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Marine Ecology Progress Series

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MEPS 341:243-255 (2007)  -  doi:10.3354/meps341243

Post-weaning migration of northern fur seal Callorhinus ursinus pups from the Pribilof Islands, Alaska

Jason D. Baker*

Pacific Islands Fisheries Science Center, National Marine Fisheries Service, NOAA, 2570 Dole Street, Honolulu, Hawaii 96822-2326, USA

ABSTRACT: The post-weaning migration of northern fur seal Callorhinus ursinus pups from the Pribilof Islands in the eastern Bering Sea was investigated using satellite-linked dive recorders deployed in November 1996 and 1997, with tracking duration ranging up to more than 6 mo. Prior to abruptly departing on the migration by early December, pups did not stray far from their natal islands. After a median travel time of 17 d, most pups transited various Aleutian Island passes, though 3 animals remained in the Bering Sea until at least late January. Pups that left the Bering Sea subsequently dispersed into a vast area of the North Pacific some 2500 km wide from the central Aleutians to the Gulf of Alaska and 1000 km from 60 to 45°N. Most pups remained in offshore pelagic areas; however, 3 individuals also spent time over continental shelf waters. While the spatial dispersion and habitats used by migrating pups varied considerably, their diving behavior was remarkably consistent. All migrating pups dove largely during the night, and during evening and morning hours, but practically ceased diving during the day, suggesting they foraged on vertically migrating prey that is unattainable or too costly to reach during daytime. Dives were typically shallow and brief; 77% reached depths less than 10 m, and 81% lasted less than 1 min. Wide dispersal presents a potential selective mechanism for differential survival, in that benefits (food availability) and risks (storms, predation, and, potentially, fishery interactions) likely vary considerably across the oceanic habitats occupied by these naive foragers on their first migration.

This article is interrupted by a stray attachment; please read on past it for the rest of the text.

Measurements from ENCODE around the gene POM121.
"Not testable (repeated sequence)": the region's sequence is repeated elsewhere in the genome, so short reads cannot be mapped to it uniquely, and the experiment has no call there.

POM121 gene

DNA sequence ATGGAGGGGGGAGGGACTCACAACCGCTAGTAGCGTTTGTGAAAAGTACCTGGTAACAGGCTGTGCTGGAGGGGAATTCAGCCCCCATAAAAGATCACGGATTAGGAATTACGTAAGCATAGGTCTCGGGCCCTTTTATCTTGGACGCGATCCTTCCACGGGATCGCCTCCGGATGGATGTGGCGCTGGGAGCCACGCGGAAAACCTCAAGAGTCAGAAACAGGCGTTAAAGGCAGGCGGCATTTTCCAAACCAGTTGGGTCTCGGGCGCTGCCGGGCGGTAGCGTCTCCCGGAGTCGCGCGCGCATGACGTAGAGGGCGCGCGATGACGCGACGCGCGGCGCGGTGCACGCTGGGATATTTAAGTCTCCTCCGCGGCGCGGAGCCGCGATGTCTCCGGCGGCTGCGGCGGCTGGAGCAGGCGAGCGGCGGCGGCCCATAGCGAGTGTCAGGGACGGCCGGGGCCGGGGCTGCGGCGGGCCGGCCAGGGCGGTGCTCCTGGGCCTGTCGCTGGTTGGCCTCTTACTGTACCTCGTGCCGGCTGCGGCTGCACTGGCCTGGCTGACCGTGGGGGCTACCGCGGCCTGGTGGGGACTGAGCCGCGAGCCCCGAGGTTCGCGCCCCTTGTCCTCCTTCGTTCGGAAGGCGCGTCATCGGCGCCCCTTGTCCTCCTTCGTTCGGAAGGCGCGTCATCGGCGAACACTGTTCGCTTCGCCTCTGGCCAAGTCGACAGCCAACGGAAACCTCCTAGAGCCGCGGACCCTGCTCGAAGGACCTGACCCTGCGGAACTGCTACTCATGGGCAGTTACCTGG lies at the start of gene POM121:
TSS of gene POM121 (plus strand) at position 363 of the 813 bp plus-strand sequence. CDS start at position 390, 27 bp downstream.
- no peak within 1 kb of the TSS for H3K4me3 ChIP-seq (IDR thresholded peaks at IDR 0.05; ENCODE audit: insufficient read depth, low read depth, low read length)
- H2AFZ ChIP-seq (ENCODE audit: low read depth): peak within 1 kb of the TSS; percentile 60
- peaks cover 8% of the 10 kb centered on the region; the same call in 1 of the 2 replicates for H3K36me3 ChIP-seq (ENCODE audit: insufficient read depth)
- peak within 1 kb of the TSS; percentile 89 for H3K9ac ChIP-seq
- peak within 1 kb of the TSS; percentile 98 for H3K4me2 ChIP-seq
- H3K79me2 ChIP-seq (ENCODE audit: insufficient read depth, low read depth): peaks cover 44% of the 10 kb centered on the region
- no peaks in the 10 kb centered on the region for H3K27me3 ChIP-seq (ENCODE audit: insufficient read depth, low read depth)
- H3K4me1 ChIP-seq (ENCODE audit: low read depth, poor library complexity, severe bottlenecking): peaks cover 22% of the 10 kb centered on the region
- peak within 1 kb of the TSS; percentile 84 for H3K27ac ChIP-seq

KEY WORDS: Callorhinus ursinus · Northern fur seal · Migration · Diving behavior

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